A farmer-developed peat-free compost range made from sheep's wool, bracken and comfrey has been shortlisted for a major award championing sustainable products.
Dalefoot Composts, a company owned by a Lake District farming couple, is being recognised for their green credentials.
They have spent five years perfecting the addition of comfrey - a plant superfood - into its peat-free Wool Compost range.
Comfrey has high levels of potassium, phosphorous and nitrogen for healthy plant growth, larger flowers and bigger crops.
The plant is now grown at the Heltondale farm as a commercial crop allowing it to scale up peat-free compost production to supply garden centres across the UK.
The farm says that blending comfrey into the composts complements its on-farm approach to no-till soil management, adds structure and additional flowers and biodiversity to the landscape.
The Wool Compost range has now been shortlisted for the first ever RHS Chelsea Sustainable Garden Product of the Year Award.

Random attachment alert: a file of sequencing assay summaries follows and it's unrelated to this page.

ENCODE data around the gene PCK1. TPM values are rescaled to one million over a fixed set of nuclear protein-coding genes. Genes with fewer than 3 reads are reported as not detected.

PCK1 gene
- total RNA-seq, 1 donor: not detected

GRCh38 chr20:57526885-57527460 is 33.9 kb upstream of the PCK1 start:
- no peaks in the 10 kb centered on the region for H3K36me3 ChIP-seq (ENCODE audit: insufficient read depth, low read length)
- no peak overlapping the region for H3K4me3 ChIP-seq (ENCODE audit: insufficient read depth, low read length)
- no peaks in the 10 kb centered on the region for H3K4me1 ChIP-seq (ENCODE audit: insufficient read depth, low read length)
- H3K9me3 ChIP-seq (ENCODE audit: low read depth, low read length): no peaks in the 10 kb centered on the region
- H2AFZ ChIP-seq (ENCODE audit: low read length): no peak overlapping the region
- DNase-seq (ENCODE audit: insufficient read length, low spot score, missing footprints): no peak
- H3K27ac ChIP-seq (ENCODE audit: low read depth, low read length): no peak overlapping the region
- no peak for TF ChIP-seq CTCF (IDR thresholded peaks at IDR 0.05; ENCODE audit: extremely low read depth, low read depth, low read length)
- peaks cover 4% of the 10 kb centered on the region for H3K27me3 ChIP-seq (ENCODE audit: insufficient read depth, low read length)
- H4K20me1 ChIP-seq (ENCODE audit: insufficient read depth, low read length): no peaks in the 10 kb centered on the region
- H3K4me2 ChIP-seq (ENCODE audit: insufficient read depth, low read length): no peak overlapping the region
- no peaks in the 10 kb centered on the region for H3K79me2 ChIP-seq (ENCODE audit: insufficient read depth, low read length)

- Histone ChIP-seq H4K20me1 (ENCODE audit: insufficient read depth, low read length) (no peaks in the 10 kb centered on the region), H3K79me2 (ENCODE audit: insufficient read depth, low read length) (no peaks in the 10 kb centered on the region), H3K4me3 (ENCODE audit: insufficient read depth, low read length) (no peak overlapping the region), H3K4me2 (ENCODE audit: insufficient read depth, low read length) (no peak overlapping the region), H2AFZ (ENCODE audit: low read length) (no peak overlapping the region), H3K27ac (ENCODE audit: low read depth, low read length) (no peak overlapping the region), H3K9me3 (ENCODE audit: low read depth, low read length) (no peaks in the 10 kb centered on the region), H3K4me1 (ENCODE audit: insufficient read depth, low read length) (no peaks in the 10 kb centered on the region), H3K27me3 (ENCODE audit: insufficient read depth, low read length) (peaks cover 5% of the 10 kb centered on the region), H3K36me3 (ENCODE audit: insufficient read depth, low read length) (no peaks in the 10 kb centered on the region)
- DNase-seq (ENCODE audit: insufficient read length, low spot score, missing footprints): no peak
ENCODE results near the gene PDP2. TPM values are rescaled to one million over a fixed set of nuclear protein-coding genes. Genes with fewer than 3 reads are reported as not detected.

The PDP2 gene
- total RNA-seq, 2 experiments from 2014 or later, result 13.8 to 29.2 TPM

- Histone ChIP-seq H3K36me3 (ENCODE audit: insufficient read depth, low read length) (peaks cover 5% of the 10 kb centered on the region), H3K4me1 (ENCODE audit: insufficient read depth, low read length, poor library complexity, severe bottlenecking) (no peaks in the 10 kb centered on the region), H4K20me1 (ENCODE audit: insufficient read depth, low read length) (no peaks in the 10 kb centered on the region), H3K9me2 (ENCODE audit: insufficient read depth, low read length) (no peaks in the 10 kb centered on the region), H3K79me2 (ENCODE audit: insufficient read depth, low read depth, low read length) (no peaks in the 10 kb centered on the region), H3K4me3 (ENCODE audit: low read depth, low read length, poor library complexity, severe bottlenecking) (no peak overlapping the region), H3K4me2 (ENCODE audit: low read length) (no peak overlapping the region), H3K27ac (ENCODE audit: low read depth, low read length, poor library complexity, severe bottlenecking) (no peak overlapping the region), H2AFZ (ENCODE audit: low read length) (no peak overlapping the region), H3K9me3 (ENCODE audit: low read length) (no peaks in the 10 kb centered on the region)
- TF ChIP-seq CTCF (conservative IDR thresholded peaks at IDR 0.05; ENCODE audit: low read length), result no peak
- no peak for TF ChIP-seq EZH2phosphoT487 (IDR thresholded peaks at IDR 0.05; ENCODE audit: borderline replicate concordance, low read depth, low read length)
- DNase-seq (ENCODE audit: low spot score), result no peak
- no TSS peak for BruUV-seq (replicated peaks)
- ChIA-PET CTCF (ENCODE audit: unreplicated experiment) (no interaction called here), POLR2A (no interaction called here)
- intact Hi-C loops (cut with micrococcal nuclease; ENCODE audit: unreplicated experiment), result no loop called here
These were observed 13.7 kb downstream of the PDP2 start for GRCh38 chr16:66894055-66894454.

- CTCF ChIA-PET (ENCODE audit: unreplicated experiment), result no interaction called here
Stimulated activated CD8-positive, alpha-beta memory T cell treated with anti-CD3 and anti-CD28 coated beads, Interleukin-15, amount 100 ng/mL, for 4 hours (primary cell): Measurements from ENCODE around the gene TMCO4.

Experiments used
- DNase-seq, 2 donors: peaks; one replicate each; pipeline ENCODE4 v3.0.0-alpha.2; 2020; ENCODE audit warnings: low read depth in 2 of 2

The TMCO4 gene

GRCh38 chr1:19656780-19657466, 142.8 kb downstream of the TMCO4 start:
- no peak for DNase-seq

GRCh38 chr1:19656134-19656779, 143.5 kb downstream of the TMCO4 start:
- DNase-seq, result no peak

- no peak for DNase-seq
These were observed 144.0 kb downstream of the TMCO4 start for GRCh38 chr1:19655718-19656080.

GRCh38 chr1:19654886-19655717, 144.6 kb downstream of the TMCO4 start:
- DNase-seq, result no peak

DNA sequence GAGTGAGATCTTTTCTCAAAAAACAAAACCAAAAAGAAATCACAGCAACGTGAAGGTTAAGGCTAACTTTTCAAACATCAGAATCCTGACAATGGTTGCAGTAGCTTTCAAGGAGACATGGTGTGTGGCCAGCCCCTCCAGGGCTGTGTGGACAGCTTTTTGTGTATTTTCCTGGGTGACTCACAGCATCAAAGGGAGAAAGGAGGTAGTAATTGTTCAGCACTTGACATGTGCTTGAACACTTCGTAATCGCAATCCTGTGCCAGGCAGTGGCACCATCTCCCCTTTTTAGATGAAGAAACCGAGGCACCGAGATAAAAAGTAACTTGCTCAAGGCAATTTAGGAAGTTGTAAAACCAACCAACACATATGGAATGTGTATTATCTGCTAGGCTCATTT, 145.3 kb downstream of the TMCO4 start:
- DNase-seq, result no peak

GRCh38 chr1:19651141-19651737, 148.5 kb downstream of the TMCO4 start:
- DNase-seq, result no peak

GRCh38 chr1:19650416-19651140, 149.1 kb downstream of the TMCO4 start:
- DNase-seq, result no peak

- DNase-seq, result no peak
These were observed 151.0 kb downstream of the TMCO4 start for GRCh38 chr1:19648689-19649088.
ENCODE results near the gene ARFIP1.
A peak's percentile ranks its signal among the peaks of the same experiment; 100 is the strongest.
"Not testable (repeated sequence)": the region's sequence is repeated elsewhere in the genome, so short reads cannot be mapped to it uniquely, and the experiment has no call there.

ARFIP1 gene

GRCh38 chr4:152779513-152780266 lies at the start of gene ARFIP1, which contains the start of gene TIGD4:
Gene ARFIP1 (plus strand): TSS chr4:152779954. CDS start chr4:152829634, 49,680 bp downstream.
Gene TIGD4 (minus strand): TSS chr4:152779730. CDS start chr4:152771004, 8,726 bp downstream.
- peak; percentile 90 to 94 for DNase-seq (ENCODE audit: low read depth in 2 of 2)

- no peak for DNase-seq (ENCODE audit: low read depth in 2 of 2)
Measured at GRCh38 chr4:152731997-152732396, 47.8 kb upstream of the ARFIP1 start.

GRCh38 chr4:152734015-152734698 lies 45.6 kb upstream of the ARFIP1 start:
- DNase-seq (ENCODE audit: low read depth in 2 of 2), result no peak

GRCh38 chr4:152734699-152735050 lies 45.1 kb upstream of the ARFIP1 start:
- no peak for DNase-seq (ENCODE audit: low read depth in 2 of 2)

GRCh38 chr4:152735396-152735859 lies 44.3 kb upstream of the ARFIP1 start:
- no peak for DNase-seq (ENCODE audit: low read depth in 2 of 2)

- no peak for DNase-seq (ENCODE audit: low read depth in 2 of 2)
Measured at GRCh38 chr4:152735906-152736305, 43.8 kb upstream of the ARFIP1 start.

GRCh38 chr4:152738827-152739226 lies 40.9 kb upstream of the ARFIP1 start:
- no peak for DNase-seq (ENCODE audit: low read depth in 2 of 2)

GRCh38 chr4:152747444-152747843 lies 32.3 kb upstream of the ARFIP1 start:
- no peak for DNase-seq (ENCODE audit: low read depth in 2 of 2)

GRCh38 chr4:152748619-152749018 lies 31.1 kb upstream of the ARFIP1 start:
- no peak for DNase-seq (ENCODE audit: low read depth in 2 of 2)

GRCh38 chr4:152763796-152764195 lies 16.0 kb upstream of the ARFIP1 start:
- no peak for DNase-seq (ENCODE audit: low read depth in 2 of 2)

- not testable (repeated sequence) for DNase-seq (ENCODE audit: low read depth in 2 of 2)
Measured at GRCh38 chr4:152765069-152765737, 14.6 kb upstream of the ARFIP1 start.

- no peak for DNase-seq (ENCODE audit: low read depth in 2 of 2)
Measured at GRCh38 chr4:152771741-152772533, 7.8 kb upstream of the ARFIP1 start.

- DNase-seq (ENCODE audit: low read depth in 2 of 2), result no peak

Jane Barker, of Dalefoot Composts, said the Lake District farming team were 'believers in true sustainability'.
"We take real care to employ environmental best practice at Dalefoot, from the sourcing and harvesting of ingredients, to packaging and delivery," she added.
"Our premium products also provide gardeners with a sustainable alternative to using environmentally damaging peat in their outdoor spaces.”
The farm also sources bracken from Cumbria, Exmoor, Northumberland and Wales, which it says helps a 'diversity of farming communities and local landscapes'.
Sheep farmers are benefitting too as supplying undipped wool for the compost means they have a market for a product they struggle to sell.